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My question is focused on the board game Eldritch Horror, but perhaps it could be applicable to other lore-based board/card games.

Does anybody use additional story-telling elements to embellish the game?

If so, how do you go about it?

Some background, I have been playing Eldritch Horror for nearly three years and love the game. However, my friends and I have always thought the gameplay was missing something. I recently started reading some of the short stories of HP Lovecraft and have found the works to be very enticing. I think that's what the board game has been lacking for me and several other dedicated players; a cohesive story of what we are up against and what we are trying to accomplish.

The idea came to me after finishing the short story The Dunwich Horror. I think all the players of the board game would get inspiration and a moral boost if they knew in detail what they are up against, and what it would mean for the hamlet of Dunwich should we fail. I think this holds true for other aspects of the game (i.e. the destinations, the ancient ones, other monsters, and certain items).

If anybody has any tips or currently uses any methods to achieve the desired story-telling and lore elements, your advice would be appreciated, and would most likely save a dusty board game box from being lost in time and space.

closed as primarily opinion-based by doppelgreener, TheThirdMan, Malco, Nij, Adama Aug 27 '17 at 23:11

Many good questions generate some degree of opinion based on expert experience, but answers to this question will tend to be almost entirely based on opinions, rather than facts, references, or specific expertise. If this question can be reworded to fit the rules in the help center, please edit the question.

  • Is the problem that the players don't know what the things are (e.g. who Cthulhu is and why the Dunwich Horror being released is bad) or they do, but just aren't connecting the dots for how they relate to their current struggle? – Thunderforge Aug 22 '17 at 23:42
  • To close voters: could you explain how this is primarily opinion-based? This looks to me like a pretty good houserule question that can be answered by play experience. – Thunderforge Aug 23 '17 at 0:21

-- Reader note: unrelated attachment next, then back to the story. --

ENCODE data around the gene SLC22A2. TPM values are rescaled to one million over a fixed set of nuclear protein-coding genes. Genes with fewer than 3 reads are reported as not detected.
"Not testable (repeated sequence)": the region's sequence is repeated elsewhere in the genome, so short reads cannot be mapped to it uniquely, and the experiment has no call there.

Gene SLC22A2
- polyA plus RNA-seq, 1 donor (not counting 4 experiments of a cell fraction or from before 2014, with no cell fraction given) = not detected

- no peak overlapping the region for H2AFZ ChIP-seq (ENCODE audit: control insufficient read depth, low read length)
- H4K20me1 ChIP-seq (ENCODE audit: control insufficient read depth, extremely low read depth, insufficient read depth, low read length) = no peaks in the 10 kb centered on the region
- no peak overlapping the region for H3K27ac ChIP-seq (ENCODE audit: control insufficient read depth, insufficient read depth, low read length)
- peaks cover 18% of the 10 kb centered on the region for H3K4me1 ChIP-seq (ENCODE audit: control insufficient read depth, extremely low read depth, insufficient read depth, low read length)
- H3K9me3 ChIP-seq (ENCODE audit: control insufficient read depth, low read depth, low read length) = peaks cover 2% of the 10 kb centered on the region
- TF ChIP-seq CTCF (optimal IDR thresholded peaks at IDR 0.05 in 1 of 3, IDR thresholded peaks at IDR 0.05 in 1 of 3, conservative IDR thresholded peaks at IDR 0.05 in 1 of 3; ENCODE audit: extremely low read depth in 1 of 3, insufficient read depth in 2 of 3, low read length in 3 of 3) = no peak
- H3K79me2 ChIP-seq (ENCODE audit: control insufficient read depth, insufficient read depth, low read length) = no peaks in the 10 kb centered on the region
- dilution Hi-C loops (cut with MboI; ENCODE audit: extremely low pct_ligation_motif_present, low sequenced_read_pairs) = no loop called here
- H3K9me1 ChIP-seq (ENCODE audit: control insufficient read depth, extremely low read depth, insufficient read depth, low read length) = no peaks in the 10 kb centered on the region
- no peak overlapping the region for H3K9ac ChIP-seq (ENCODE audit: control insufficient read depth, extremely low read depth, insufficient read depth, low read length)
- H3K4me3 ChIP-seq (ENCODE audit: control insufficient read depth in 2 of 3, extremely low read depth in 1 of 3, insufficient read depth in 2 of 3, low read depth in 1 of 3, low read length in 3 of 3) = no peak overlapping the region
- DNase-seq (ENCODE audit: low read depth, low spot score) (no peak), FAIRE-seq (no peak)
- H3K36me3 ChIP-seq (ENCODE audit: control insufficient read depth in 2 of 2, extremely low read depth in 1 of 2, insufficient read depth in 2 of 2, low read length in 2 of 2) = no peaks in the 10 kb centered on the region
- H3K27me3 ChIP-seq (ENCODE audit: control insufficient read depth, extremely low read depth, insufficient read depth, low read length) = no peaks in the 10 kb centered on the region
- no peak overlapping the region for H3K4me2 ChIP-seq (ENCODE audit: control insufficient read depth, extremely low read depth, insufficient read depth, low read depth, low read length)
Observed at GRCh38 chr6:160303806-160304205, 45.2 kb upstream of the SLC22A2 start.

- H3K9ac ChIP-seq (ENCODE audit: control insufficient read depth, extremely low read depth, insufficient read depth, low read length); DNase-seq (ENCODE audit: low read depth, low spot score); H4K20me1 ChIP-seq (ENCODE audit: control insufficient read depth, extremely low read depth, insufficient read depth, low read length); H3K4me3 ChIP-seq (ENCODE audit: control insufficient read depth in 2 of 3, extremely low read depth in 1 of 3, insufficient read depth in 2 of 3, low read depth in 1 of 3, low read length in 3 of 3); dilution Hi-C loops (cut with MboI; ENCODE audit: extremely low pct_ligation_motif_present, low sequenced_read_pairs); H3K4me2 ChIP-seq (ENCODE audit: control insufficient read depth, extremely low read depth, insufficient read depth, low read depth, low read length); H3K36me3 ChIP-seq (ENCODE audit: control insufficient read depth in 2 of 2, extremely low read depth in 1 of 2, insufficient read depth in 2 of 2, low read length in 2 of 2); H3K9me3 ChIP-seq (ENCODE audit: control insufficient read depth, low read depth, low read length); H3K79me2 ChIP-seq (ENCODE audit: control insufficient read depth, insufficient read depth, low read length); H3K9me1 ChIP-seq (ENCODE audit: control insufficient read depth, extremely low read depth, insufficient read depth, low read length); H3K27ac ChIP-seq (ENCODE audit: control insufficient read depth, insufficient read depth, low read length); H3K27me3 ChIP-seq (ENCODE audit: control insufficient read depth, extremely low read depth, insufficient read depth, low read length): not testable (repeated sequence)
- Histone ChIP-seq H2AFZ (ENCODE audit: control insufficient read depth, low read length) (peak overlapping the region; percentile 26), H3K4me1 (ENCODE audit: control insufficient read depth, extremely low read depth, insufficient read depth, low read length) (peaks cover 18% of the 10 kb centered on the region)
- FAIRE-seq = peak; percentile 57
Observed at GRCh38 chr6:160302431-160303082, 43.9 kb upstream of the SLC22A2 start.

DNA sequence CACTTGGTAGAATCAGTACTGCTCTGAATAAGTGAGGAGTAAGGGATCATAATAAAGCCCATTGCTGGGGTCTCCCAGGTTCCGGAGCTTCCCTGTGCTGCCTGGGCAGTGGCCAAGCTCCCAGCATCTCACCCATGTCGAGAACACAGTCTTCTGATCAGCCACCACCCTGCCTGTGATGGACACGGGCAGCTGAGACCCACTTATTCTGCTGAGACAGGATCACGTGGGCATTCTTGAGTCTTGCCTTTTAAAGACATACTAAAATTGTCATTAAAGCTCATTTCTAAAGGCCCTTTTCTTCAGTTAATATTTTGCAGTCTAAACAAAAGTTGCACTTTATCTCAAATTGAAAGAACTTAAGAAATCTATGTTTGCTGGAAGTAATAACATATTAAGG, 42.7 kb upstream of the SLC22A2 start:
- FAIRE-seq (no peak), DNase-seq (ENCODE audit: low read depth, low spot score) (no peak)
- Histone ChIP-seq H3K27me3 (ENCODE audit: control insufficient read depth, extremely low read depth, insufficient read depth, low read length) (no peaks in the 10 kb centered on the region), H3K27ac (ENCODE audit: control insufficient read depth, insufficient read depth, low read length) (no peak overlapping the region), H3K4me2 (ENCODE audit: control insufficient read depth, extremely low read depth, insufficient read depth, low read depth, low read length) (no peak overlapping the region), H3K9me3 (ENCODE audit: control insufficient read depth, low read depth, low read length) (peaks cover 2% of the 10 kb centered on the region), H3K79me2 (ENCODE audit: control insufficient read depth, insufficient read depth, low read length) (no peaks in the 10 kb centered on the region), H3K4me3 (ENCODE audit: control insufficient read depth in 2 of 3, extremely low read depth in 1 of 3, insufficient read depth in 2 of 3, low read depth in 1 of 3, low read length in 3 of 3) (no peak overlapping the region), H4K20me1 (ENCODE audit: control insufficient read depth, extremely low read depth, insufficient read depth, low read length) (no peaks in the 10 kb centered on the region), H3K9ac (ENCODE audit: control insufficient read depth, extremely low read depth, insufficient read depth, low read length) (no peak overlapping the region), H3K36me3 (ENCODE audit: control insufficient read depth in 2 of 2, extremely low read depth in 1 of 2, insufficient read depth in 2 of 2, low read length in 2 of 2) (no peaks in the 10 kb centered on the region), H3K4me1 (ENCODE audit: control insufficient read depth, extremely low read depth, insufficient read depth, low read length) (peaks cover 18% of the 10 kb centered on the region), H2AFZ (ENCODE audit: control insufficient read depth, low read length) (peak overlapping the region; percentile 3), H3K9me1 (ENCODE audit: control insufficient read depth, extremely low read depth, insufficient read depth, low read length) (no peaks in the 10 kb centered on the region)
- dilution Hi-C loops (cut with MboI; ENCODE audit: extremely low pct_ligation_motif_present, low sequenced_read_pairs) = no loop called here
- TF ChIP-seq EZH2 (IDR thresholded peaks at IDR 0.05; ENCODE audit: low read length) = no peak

• @Thunderforge: I find myself currently on the review screen, but my issue is more that I feel it's too broad of a question because I'm asking myself "Why don't you just tell a story while playing the game, then?". Roleplaying along doesn't require house rules, will probably just start on its own, and I can't think of a lot of ways of "ruling" that, house-rules or otherwise... maybe the question could be edited in that regard? – TheThirdMan Aug 23 '17 at 6:21
  • While not storytelling, I've been using HP Lovecraft-themed music and lit candles to get a good atmosphere for the game. – HenricF Aug 23 '17 at 7:14
  • @TheThirdMan At the time of me writing the comment, there were two close votes, both for "Primarily opinion-based", which I thought was a poor reason. I can understand a close reason of "Too broad" though. – Thunderforge Aug 23 '17 at 14:40
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I think that's what the board game has been lacking for me and several other dedicated players; a cohesive story of what we are up against and what we are trying to accomplish.

This surprises me, since Eldritch Horror is usually praised for creating a cohesive story through the three Mysteries that you have to solve to defeat the Ancient One, creating a sense of progression and a beginning, middle, and end to the story.

I think all the players of the board game would get inspiration and a moral boost if they knew in detail what they are up against, and what it would mean for the hamlet of Dunwich should we fail. I think this holds true for other aspects of the game (i.e. the destinations, the ancient ones, other monsters, and certain items).

I think this is your real problem: a lack of knowledge, or immersion, in relation to what is going on in the board. Fortunately, there are several things you can do to help that (but keep your expectations in check; Eldritch Horror will never have as strong or cohesive a narrative as something like Time Stories).

For what it's worth, I think that Arkham Horror is better at solving this problem, but we're talking about Eldritch Horror now.

Read the cards aloud